Most important, however, is the ability of the software to optimise the distribution of material. We are handed a chainstay, cutaway to reveal a wall thickness that varies from thin to postage stamp slender. Cannondale used its Tube Flow model for the first time on the CAAD12, but will now make it the starting point for all R&D projects. The radical Slate, a bike that at a glance seems heir to all of Cannondale’s fine tradition of innovation, was the second product designed with Tube Flow.
Using a computer to analyse tube shape and distribution of material has long been the norm for carbon frames, but by applying a similar process to aluminium, Cannondale has again taken a position at the forefront of the industry when working with a material that many of its competitors considered obsolete: little more than “price point” fodder.
“You can see the way wall thickness changes, the shape changes, and it really allows us to concentrate the material exactly where we need it. With carbon, you have the ability to change the properties of the material along the length of the tube, but with aluminium, the material properties stay the same; all you can do is manipulate the shape and the thickness,” Schottler explains.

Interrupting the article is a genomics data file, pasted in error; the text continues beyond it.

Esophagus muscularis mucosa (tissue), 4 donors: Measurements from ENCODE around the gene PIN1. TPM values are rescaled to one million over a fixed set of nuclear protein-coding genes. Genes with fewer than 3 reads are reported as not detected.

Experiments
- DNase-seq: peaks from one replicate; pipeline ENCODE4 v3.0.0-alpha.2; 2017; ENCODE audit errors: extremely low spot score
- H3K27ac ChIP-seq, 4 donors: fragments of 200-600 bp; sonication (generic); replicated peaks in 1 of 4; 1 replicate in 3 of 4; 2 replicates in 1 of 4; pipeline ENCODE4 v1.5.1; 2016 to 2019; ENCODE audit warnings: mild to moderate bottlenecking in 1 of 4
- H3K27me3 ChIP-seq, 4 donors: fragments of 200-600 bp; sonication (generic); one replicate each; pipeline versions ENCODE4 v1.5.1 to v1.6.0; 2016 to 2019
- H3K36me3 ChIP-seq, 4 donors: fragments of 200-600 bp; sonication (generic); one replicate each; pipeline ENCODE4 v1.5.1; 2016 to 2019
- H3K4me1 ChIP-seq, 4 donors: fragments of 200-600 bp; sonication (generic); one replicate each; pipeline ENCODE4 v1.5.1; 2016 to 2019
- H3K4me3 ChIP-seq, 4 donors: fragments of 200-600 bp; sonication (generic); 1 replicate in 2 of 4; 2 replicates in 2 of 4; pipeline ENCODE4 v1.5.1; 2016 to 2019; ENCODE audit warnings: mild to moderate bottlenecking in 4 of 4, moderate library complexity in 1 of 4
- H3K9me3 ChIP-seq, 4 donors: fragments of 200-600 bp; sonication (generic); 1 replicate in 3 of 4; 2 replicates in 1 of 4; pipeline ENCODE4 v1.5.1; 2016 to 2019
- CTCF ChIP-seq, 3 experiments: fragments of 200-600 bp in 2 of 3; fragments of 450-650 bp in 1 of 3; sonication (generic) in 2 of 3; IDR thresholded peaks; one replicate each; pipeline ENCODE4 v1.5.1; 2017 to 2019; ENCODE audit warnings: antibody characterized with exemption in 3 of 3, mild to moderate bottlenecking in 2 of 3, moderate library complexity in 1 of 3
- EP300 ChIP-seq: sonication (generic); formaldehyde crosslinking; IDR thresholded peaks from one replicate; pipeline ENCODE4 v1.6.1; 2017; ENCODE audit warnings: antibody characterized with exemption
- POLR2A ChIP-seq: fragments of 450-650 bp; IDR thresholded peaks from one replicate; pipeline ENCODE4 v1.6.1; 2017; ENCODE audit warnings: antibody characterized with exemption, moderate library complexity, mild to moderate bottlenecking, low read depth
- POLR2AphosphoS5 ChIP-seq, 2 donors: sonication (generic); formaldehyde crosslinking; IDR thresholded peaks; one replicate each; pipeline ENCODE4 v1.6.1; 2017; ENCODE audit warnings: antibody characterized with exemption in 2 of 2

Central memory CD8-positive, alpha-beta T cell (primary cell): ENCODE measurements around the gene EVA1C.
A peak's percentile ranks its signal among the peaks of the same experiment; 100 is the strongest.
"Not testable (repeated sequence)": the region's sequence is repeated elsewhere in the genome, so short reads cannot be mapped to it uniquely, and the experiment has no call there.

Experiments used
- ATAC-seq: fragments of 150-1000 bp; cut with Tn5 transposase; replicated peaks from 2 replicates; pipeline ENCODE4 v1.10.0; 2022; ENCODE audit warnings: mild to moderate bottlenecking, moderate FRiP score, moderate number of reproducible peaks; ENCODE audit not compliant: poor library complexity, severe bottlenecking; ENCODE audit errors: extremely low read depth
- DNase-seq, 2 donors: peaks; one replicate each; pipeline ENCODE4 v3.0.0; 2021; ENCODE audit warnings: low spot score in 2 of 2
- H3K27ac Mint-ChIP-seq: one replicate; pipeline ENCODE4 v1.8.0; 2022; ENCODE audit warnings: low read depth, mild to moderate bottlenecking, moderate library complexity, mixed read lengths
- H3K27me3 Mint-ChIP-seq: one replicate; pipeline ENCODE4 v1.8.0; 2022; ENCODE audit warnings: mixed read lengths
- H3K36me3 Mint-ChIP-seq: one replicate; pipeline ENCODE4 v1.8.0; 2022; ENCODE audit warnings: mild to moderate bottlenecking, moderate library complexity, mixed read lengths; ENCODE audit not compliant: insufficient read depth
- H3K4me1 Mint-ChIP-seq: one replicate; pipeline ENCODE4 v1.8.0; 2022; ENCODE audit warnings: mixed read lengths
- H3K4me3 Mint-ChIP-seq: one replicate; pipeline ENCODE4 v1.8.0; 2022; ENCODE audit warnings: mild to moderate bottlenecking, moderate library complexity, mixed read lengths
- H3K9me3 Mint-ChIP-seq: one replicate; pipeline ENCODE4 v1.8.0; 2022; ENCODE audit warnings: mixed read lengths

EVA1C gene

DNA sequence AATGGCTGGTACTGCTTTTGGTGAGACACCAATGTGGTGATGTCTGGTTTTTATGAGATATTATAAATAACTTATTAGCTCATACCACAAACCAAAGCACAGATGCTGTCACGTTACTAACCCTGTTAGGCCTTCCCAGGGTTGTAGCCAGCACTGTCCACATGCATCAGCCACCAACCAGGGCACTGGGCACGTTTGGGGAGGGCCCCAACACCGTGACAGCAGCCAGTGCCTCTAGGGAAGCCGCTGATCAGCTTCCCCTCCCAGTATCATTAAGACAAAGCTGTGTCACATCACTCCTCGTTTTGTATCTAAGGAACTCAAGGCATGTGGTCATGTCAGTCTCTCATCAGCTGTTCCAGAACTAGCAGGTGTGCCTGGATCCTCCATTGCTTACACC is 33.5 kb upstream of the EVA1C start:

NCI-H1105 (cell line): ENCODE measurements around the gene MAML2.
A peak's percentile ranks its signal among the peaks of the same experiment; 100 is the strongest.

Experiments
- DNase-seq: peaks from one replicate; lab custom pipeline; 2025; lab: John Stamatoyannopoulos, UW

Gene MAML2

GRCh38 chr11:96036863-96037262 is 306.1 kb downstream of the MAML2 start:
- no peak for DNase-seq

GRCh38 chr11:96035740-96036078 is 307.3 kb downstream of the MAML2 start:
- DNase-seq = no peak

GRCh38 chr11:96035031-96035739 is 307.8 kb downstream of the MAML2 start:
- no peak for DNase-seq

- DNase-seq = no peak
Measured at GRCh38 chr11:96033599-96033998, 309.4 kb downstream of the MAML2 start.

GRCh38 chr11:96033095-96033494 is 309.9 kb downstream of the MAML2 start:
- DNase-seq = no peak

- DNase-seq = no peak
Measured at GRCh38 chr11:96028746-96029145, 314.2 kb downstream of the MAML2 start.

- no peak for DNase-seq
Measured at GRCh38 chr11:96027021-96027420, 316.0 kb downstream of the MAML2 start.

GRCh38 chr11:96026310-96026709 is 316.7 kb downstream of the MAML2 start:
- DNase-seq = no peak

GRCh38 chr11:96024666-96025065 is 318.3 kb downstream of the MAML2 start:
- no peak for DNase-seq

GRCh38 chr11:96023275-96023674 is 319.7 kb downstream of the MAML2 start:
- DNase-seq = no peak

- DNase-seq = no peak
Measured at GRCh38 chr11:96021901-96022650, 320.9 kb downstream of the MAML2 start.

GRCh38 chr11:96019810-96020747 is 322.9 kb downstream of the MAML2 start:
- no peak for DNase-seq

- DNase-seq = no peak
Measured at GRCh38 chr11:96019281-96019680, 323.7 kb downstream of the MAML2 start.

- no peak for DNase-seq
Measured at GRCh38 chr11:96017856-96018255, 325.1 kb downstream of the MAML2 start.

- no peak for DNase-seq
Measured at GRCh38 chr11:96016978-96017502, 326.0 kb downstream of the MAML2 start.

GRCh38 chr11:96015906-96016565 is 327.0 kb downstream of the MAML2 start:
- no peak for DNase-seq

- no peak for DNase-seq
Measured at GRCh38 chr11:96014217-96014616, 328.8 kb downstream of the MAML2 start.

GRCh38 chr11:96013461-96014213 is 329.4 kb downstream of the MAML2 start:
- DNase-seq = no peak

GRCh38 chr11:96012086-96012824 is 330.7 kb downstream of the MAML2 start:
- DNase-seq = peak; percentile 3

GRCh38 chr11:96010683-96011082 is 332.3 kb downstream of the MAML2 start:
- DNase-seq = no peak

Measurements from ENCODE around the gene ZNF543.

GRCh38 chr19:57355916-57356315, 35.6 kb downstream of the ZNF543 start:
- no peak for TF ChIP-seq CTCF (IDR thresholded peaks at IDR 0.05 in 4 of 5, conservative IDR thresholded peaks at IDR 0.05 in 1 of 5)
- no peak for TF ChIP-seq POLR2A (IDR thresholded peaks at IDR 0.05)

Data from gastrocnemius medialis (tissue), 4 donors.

The next most notable aspect of the CAAD12 is that the disc version was the template, with the rim brake version derived from it.
The miniscule weight saving in favour of the disc frame – at 1094g, it is 4g lighter than the rim brake version – is perhaps less significant than the ‘disc-first’ philosophy adopted by Cannondale for a frame typically purchased by the knowledgeable club racer.
While the CAAD12 shares many features with the SuperSix EVO – an hourglass headtube, flared junctions for the three main tubes, a broader, BB30A bottom bracket shell etc – Cannondale has significantly broadened the pitch for its aluminium bike with a sophisticated disc platform, rather than a crude adaptation of mountain bike standards.